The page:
Key Assault A Robbery Gone Wrong

East Oregonian | June 14, 2013 7:56 a.m. | Updated: June 14, 2013 2:56 p.m.

Contributed By:

PHIL WRIGHT

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The brutal attack on an elderly Umapine woman in January was a home robbery gone wrong, according to police search warrant affidavits, and DNA evidence and undercover help from one suspect led to three arrests.

Matthew Raymond Hermann, 20, of College Place, was the leader of the home invasion that nearly killed 79-year-old Joyce Key, the affidavits show. He is in the Umatilla County Jail, Pendleton, on charges of attempted aggravated murder (two counts), assault, kidnapping, robbery, burglary and theft.

Caleb Scott, 20, of Waitsburg, Wash., helped Hermann bind Key to a chair with duct tape. He also is in the jail on charges of robbery, kidnapping, burglary and conspiracy to commit each. His public defender, Thomas Gray of Pendleton, is working on a plea deal, he said in court last week.

The third suspect, Jacob Lee White, now 19, of Walla Walla, remains free. According to the affidavits, he drove the getaway car but never stepped foot in Key’s home. He also agreed to wear a hidden microphone and surveillance wristwatch so police could record a conversation with Scott concerning the attack.

Key’s son, Gary Key, found his mother the morning of Jan. 30 at her kitchen, “secured to a chair with duct tape, and her wrists and ankles were bound with duct tape as well,” the affidavits said. A large amount of blood was on the floor. The Umatilla County Sheriff’s Office, the lead agency in the case, would learn Key suffered multiple skull fractures, intracranial bleeding, a broken hip and multiple facial fractures.

Crime scene investigators seized multiple items at the home, including a cardboard roll that likely held the duct tape. Ryan Chambers, Oregon State Police forensic scientists, found DNA on the roll that matched Hermann’s. In his Feb. 18 report to the sheriff’s office, Chambers noted the chances the DNA profile belonged to someone else were “less than one in 10 billion.”

Hermann’s DNA was in police databases because he had five arrests from 2010 though early 2013, including for firearm theft and misdemeanor assault. Sheriff’s detectives tracked Hermann to Sapulpa, Okla., where he was in jail for a drug offense unrelated to the Key case. Sheriff’s detectives flew there and interviewed him Feb. 22.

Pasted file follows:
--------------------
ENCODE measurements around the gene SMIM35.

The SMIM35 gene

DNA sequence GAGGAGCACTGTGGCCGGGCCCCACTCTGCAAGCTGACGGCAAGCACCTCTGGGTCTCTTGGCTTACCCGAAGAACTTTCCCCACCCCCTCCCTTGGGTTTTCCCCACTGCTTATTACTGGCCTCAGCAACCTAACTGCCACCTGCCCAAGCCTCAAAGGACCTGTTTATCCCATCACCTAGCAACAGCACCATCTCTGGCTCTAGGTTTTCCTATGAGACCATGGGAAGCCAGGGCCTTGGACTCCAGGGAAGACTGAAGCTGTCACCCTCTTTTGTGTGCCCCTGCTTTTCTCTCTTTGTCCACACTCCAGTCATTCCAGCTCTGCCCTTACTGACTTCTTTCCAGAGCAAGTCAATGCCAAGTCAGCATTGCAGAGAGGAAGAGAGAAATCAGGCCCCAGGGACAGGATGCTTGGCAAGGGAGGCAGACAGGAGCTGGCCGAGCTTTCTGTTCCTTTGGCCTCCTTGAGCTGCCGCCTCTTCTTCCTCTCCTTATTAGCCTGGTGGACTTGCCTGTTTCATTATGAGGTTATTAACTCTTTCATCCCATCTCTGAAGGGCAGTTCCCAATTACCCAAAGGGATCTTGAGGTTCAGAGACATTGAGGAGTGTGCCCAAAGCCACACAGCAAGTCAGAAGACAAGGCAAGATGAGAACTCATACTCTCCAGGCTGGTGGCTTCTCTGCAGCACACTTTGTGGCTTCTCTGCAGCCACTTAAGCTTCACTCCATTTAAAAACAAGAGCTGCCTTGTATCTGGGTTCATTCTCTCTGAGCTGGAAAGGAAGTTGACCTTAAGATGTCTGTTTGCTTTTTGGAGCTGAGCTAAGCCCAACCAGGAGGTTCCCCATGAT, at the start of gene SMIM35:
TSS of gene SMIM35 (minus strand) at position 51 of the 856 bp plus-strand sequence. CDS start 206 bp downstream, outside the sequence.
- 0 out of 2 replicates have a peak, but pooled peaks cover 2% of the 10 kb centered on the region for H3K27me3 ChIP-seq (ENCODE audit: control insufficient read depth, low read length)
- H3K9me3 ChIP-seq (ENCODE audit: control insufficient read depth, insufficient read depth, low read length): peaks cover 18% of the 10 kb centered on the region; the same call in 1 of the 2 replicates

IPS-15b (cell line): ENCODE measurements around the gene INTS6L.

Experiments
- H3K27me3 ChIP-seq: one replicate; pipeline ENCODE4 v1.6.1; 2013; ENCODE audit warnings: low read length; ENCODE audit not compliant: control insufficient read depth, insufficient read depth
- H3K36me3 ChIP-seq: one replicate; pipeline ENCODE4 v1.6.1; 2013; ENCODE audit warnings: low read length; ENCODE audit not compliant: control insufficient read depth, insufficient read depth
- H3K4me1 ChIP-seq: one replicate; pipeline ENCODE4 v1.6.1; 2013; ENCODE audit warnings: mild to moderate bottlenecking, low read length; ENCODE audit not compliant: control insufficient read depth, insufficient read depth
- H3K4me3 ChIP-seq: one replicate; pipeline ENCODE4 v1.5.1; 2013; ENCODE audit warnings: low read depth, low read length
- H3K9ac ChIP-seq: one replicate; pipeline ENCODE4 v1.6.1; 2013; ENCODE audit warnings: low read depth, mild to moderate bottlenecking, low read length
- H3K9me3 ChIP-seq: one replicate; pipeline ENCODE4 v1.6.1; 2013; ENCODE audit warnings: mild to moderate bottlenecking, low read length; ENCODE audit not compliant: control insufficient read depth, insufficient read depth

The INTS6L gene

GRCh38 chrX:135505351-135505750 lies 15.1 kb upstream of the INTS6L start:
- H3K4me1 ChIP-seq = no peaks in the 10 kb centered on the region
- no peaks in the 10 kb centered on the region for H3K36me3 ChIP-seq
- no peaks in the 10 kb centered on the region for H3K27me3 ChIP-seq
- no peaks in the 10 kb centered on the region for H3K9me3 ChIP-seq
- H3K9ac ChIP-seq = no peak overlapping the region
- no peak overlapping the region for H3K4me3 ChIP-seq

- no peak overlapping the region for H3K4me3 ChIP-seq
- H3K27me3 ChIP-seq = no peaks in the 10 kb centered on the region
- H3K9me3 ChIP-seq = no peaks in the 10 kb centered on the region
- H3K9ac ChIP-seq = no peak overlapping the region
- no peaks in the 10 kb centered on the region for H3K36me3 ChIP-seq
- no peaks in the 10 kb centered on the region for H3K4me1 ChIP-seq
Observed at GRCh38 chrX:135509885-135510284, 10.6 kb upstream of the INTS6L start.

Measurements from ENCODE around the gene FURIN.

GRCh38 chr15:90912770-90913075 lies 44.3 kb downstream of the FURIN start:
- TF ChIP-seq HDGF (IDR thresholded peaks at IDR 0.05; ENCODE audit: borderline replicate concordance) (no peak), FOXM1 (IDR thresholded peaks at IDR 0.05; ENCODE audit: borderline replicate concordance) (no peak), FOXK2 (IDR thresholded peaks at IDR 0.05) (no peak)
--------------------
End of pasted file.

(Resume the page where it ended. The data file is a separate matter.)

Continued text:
“During the course of the interview, Hermann admitted to having been involved in the crimes associated with this case,” the affidavits state. He even said it was his idea to rob Key’s home because it was in an isolated place and she was a family friend, so he knew the place and knew she lived alone.

From Hermann the police went after White, and questioned him Feb. 26 at the Walla Walla County Sheriff’s Office. He said the robbery happened the night of Jan. 29, and he drove Scott and Hermann, but didn’t leave the white Geo coupe, according to the affidavits. He said he didn’t know about the violence until he saw newspaper reports a day or two later.

Detectives asked White if he would record an interview of Scott. White agreed to wear a body wire to record audio and a surveillance wrist watch for audio and video. During their conversation under police monitoring, Scott said he never harmed Key and didn’t see Hermann hurt her. But Key was in a chair, Scott said, wrapped in duct tape and had a towel over her head, and Hermann held a rolling pin.

“Scott said Hermann told him Key had seen his face, so he had to do something about it,” the affidavits state.

With that, police moved in and arrested Scott. He also talked to detectives and said Hermann wanted his help on a robbery of Key’s home. “Scott said Hermann said he had the whole thing planned out,” the affidavit said, “and he claimed no one would get hurt.”

He also told police he never saw Hermann attack Key, “he said he had a good idea of what had happened.”

Contact Phil Wright at pwright@eastoregonian.com or 541-966-0833.

This story originally appeared in East Oregonian.

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